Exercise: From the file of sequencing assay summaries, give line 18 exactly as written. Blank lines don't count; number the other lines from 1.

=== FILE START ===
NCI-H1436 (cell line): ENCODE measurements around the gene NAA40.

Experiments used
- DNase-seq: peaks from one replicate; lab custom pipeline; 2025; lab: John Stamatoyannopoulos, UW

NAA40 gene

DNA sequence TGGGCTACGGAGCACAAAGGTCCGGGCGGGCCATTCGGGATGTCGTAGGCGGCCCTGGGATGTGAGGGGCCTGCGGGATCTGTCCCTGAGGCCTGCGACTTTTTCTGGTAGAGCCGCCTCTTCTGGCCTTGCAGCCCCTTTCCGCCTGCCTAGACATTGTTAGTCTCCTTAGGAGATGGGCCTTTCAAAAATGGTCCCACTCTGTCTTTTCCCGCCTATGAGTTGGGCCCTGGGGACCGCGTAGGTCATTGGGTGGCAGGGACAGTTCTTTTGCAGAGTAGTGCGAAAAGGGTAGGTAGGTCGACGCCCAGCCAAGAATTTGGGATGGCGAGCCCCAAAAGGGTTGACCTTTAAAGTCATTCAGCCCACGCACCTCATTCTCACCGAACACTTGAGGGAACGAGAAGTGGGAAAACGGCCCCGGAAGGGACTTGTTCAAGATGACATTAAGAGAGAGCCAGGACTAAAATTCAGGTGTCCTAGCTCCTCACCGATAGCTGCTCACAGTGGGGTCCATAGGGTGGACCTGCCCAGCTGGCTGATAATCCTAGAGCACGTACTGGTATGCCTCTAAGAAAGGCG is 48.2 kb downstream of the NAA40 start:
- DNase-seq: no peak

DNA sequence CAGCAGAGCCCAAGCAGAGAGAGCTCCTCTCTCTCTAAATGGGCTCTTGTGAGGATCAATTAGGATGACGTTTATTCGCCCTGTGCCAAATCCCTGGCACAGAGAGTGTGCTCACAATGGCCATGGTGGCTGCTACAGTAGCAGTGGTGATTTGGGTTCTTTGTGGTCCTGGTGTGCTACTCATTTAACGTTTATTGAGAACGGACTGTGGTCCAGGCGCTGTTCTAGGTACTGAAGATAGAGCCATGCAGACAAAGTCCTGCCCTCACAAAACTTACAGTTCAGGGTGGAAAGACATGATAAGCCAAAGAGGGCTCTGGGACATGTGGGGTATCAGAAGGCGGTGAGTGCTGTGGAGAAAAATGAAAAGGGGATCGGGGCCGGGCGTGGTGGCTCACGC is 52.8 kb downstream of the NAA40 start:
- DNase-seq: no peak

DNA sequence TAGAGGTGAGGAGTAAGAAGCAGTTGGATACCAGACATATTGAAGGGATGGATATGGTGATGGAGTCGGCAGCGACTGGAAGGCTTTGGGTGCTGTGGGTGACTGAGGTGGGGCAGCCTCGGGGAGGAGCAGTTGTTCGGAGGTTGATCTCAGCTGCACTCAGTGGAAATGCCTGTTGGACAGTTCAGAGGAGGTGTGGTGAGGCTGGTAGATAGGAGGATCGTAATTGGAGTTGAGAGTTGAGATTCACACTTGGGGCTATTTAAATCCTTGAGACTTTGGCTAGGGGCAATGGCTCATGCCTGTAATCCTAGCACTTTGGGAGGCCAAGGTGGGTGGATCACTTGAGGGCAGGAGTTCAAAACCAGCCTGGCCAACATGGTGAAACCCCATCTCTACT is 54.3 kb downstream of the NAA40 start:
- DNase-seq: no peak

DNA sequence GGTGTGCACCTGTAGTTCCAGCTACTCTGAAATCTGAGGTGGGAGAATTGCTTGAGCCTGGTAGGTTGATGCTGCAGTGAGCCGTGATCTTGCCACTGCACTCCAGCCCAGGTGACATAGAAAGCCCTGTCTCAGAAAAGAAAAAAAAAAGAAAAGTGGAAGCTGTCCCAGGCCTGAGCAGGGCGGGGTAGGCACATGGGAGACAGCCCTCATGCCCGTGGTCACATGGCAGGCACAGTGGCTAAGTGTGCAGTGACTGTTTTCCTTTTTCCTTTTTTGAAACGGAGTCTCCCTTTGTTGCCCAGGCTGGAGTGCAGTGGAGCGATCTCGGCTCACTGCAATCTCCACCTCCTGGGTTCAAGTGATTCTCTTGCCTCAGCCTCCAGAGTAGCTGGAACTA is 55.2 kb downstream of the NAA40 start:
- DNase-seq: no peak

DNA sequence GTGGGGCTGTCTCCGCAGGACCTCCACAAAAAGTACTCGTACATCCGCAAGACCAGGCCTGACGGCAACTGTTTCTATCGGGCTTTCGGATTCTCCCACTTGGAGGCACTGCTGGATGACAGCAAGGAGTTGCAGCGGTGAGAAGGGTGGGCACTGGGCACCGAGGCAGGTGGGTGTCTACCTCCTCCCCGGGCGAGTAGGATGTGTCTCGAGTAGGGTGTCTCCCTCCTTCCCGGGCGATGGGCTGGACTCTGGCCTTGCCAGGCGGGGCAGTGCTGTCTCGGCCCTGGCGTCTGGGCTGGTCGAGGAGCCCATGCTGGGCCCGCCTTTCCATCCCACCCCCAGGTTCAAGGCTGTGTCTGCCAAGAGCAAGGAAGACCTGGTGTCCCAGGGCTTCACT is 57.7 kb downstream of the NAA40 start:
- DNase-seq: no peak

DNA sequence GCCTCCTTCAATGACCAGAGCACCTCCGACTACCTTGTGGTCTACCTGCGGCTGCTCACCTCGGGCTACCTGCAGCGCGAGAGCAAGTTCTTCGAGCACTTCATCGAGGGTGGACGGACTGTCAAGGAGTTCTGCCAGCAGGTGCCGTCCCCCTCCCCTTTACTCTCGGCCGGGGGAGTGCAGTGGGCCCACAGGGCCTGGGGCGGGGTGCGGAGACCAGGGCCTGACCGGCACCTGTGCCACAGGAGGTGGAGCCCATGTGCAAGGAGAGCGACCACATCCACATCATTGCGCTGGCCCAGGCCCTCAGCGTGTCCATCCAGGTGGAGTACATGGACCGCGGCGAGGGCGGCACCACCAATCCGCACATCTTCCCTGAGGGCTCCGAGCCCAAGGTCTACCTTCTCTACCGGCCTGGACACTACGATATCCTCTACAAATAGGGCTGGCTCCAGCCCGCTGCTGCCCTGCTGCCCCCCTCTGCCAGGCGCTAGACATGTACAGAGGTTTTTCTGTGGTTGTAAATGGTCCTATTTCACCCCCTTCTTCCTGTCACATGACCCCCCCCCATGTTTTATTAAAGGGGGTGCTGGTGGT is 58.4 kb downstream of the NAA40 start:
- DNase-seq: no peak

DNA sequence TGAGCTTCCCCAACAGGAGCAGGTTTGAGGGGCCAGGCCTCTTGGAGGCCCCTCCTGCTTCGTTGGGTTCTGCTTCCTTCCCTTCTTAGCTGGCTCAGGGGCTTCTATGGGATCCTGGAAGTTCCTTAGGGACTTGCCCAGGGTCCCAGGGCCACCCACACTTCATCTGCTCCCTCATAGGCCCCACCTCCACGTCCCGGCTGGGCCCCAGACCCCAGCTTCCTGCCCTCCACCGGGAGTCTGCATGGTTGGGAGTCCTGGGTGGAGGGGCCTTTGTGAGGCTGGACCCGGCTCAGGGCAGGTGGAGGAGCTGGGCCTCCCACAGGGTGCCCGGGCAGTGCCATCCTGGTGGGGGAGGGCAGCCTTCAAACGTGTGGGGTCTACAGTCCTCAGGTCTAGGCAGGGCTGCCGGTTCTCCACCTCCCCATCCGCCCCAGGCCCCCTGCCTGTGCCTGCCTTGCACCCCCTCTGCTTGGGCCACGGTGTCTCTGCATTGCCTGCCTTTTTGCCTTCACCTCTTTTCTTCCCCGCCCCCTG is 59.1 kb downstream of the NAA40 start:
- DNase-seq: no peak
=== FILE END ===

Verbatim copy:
- DNase-seq: no peak